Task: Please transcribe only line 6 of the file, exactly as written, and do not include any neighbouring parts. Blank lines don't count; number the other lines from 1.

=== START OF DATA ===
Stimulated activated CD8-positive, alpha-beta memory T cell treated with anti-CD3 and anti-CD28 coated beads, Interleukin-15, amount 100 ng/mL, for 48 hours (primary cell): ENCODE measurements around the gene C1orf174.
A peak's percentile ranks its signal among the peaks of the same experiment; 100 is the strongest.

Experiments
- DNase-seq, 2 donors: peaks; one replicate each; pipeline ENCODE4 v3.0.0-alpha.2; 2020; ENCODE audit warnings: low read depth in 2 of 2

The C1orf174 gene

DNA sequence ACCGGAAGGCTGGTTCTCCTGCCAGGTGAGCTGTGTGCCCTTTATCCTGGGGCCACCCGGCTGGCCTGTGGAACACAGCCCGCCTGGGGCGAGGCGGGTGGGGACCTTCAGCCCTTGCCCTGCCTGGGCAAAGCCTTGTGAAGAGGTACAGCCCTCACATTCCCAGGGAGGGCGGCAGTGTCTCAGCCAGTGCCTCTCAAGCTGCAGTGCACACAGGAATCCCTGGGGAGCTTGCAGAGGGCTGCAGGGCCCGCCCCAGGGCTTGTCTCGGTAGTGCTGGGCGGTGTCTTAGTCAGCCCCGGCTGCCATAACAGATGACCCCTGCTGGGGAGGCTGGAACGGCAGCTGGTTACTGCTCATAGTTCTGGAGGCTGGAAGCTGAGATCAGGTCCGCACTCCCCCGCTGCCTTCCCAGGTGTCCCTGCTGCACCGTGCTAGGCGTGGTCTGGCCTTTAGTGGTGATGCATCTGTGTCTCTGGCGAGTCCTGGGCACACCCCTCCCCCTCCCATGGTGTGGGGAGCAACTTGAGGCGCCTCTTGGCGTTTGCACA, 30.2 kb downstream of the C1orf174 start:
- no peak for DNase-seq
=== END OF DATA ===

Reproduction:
DNA sequence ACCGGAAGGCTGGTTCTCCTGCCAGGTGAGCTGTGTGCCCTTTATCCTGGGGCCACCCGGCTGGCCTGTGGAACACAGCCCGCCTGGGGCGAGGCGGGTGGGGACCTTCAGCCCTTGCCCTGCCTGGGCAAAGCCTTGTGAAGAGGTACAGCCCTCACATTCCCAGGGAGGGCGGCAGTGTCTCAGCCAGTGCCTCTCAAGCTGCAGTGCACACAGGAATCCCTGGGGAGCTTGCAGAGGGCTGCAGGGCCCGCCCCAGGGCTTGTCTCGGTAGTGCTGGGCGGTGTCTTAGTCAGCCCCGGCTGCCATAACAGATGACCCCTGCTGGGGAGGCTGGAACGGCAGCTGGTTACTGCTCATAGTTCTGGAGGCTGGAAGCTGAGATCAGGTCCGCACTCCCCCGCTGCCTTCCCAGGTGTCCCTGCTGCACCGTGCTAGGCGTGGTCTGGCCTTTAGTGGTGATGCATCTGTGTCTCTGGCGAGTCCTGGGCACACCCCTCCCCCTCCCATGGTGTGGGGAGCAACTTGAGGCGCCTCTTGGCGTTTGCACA, 30.2 kb downstream of the C1orf174 start: